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April 13, 2012
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News for diabetes health professionals

  Diabetes in Focus 
  • Study: A1C level linked to survival in heart patients with diabetes
    An observational study in the American Journal of Cardiology showed patients with both advanced heart failure and diabetes whose glycated hemoglobin levels were higher than 8.6% had a 65.3% two-year survival rate, compared with 47.9% in those with A1C levels lower than 6.4%. The results suggest that patients with both conditions should aim for A1C levels between 7.2% and 8.2%, researchers said. However, patients who are not having problems with hypoglycemia or adverse medication effects should follow current guidelines pending further research, said one expert, who was not involved with the research. Medscape (free registration) (4/12) LinkedInFacebookTwitterEmail this Story
  • Maternal weight, blood glucose levels may affect newborns
    Data from the 2008 Hyperglycemia and Adverse Pregnancy Outcome study show that even slightly elevated blood glucose levels and weight during pregnancy can increase babies' birth weight and insulin levels. The risk for greater birth weight was higher in slightly overweight women with moderately higher blood glucose levels than for obese women with normal blood glucose or for normal-weight women with gestational diabetes, researchers said. The Wall Street Journal/Health Blog (4/12) LinkedInFacebookTwitterEmail this Story
  • Chemicals in cosmetics, plastics connected to diabetes risk
    Metabolites from four phthalates commonly used in plastics and personal care products were found in at least 96% of diabetes patients examined and are associated with a 25% to 30% increased risk of diabetes, a study in Diabetes Care found. Researchers said the metabolites might inhibit the biological pathways that regulate glucose metabolism. Medscape (free registration) (4/12) LinkedInFacebookTwitterEmail this Story
  • Scientist target glucagon pathway for treating type 2 diabetes
    Inhibiting the CaMKII enzyme glucagon pathway helped lower blood glucose and cholesterol levels, prevent fatty liver deposits and boost insulin sensitivity without adverse effects in obese mice with type 2 diabetes, a study in Cell Metabolism showed. "When you eat a meal and your sugar goes up, glucagon and glucose should switch off, but that doesn't happen in type 2 diabetes," said Dr. Vivian Fonseca, president for medicine and science at the American Diabetes Association. HealthDay News (4/12) LinkedInFacebookTwitterEmail this Story
  Nutrition & Wellness 
  • Obesity in pregnant women may cause fetal oxygen deprivation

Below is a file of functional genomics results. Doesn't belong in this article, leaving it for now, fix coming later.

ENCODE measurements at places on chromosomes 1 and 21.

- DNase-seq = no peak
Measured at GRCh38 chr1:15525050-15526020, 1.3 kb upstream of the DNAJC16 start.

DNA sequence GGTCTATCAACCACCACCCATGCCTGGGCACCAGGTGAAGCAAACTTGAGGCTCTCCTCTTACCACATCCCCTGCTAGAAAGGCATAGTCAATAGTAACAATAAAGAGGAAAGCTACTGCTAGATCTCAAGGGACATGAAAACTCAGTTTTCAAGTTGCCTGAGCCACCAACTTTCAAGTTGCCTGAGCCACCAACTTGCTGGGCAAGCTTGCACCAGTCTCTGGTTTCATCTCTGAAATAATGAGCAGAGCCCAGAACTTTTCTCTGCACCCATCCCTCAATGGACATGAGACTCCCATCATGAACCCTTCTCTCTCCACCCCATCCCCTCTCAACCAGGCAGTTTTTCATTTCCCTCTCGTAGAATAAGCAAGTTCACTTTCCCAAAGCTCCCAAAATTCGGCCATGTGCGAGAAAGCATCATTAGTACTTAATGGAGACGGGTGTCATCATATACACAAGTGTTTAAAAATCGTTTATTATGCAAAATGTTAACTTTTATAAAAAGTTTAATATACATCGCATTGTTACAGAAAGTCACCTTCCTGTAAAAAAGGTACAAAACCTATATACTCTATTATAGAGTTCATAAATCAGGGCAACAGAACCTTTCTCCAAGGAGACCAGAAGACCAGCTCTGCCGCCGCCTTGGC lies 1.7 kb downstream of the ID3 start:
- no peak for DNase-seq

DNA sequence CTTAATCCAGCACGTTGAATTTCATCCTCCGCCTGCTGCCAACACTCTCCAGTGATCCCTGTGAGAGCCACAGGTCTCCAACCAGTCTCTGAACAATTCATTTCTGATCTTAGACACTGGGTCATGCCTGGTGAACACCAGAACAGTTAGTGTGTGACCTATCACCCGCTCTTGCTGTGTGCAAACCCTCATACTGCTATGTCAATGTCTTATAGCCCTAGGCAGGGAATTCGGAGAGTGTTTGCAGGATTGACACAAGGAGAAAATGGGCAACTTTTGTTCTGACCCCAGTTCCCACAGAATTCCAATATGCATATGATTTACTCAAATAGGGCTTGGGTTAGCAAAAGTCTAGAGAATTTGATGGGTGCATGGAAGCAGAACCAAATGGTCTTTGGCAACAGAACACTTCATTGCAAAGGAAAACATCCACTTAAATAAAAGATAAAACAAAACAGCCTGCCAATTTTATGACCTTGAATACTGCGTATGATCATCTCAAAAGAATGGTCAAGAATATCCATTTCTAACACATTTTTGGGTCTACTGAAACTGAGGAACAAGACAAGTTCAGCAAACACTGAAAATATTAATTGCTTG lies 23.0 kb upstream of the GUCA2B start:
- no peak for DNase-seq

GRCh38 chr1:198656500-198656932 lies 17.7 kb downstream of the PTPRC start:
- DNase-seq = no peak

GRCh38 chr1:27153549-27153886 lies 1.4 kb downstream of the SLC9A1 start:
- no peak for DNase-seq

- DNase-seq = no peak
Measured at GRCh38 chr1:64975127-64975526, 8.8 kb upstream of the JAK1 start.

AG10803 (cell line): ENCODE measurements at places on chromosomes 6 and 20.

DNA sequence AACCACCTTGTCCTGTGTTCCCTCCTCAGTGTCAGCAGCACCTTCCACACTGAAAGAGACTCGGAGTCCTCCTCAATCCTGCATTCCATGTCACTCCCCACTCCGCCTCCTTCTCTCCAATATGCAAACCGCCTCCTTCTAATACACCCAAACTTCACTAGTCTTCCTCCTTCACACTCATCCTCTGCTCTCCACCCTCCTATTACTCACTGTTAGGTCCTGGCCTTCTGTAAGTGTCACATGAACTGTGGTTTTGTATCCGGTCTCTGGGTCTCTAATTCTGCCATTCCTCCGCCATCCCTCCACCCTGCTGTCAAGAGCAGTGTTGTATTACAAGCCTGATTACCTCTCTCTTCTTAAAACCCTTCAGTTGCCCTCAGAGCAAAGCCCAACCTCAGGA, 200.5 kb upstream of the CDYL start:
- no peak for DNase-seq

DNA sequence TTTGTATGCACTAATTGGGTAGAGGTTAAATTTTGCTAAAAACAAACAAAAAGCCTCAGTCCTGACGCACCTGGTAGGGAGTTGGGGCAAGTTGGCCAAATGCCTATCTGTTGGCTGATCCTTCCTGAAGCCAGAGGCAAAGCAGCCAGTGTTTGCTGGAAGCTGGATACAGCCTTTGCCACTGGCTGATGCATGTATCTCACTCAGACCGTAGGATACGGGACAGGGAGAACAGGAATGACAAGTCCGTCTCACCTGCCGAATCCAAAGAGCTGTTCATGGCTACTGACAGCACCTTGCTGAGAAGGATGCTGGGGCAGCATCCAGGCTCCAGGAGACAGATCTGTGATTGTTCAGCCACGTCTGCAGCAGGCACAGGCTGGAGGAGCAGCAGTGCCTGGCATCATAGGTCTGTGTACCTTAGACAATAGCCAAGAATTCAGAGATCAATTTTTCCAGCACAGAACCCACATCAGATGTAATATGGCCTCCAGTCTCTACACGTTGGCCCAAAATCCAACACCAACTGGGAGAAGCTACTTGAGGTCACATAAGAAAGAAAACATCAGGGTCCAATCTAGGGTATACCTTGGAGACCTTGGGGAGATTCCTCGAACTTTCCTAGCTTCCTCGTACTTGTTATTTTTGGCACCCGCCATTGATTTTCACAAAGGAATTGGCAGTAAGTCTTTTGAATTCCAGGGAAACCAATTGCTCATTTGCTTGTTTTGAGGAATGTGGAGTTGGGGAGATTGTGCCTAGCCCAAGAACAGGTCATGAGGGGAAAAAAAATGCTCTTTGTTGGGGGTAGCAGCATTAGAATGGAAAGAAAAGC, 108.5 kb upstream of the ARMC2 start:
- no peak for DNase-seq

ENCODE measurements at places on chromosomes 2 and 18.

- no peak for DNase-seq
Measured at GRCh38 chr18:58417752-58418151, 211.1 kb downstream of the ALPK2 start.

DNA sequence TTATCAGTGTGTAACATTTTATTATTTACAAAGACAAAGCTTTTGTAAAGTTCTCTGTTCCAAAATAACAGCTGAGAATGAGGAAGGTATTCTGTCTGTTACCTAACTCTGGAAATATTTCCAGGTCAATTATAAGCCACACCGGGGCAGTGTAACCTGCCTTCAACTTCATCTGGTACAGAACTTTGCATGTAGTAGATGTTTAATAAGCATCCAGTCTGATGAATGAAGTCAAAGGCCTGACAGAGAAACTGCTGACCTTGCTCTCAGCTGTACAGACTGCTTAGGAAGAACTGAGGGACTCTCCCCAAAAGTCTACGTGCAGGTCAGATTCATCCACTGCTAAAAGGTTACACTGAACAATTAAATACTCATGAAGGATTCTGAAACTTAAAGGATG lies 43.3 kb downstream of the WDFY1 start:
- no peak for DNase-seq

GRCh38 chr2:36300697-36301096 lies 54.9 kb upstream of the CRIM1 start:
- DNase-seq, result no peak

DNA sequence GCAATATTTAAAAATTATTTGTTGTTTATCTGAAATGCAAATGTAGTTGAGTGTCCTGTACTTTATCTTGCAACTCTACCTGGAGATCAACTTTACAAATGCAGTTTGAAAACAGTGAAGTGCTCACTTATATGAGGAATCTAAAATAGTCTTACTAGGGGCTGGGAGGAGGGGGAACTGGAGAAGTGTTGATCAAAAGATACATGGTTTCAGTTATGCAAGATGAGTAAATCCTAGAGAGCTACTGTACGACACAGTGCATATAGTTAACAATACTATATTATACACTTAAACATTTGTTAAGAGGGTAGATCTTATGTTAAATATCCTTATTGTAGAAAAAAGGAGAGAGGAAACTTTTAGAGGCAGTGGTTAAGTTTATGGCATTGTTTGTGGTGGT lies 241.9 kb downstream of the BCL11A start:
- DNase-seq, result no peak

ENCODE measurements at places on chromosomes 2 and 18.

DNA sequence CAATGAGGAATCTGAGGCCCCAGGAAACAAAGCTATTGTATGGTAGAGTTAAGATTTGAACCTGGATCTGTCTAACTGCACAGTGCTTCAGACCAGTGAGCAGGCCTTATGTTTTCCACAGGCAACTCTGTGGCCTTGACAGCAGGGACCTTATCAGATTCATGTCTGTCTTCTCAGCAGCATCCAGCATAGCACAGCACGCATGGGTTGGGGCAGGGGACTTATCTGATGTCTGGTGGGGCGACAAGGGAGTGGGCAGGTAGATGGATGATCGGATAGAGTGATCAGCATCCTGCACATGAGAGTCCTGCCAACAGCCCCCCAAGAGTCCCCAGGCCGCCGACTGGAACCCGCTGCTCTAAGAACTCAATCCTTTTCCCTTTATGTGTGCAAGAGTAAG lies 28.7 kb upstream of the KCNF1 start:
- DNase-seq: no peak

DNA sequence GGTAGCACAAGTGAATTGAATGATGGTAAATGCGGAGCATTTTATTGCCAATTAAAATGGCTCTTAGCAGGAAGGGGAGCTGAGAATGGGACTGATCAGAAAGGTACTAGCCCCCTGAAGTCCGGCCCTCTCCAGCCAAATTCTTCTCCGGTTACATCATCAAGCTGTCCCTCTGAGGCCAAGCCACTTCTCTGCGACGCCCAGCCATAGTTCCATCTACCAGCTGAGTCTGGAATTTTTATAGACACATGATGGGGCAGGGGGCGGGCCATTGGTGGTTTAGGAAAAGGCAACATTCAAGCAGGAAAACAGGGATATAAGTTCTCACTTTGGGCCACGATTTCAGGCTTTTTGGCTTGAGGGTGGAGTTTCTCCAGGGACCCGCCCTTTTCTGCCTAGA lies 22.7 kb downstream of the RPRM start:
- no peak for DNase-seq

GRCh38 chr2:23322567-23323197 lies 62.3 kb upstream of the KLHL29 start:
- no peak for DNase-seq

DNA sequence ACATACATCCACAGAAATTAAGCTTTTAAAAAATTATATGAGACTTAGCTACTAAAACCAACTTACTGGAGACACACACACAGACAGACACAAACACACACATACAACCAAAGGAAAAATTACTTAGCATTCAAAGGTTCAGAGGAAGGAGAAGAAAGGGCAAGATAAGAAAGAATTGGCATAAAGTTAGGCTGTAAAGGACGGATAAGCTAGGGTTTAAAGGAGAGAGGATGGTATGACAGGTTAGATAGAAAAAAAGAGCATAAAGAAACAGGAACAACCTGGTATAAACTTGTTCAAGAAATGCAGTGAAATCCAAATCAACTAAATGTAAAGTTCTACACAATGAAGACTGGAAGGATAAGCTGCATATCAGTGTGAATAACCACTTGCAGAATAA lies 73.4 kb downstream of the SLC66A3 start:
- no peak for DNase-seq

Obesity in expectant mothers was linked to poor blood vessel development and fetal oxygen deprivation in a study of obese rats fed a high-fat diet from birth, according to a study in PLoS ONE. Maternal obesity is linked to higher risk of miscarriage, stillbirth, under- or overweight babies, and children with type 2 diabetes, cardiovascular disease and spina bifida. The findings may aid in drug development meant to improve health outcomes in obese mothers, researchers said. National Post (Canada) (4/12) LinkedInFacebookTwitterEmail this Story
  • Raise public health spending to $24B, IOM report says
    An Institute of Medicine report says the U.S. should more than double federal spending on public health to $24 billion a year and create a minimum set of services each community should get from public health departments. The report suggests a tax on medical care to help cover the extra spending but adds that health costs would decline over time due to lower obesity rates and less use of tobacco. The Hill/Healthwatch blog (4/10) LinkedInFacebookTwitterEmail this Story
  Practice Update 
  • CMS taps 7 states to pilot primary care services program
    The CMS Center for Medicare & Medicaid Innovation will use seven states to pilot the Comprehensive Primary Care Initiative. The agency will tap some 75 primary care practices in every market to help assess whether comprehensive primary care services along with health IT meaningful use, data analytics and payment reform can improve health and lower costs. Health Data Management (4/11) LinkedInFacebookTwitterEmail this Story
  Trends & Technology 
  • ONC aims to bolster patient safety with innovation challenge
    The Office of the National Coordinator for Health IT has issued a call for a patient safety reporting application that leverages nationwide health information network services and standards, allows access to electronic patient data and makes reporting events easier. The contest, which will run through July 23, offers a $50,000 first prize, as well as $15,000 and $5,000 prizes. Government Health IT online (4/11) LinkedInFacebookTwitterEmail this Story
  ADA News 
  • Free resource from the American Diabetes Association
    The Where Do I Begin? booklet is the first step to helping your patients get the information they need at diagnosis. Order free copies of Where Do I Begin? and give this great resource to your newly diagnosed patients. Encourage them to take the next step and enroll in the free program to get ongoing information and support over their first year living with type 2 diabetes. To order your free copies, visit LinkedInFacebookTwitterEmail this Story
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--Charles F. Kettering,
American inventor

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